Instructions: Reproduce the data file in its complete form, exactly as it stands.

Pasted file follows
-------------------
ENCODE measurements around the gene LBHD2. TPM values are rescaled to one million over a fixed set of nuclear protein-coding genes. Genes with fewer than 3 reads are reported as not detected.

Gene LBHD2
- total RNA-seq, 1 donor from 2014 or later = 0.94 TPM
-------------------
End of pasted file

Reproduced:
ENCODE measurements around the gene LBHD2. TPM values are rescaled to one million over a fixed set of nuclear protein-coding genes. Genes with fewer than 3 reads are reported as not detected.

Gene LBHD2
- total RNA-seq, 1 donor from 2014 or later = 0.94 TPM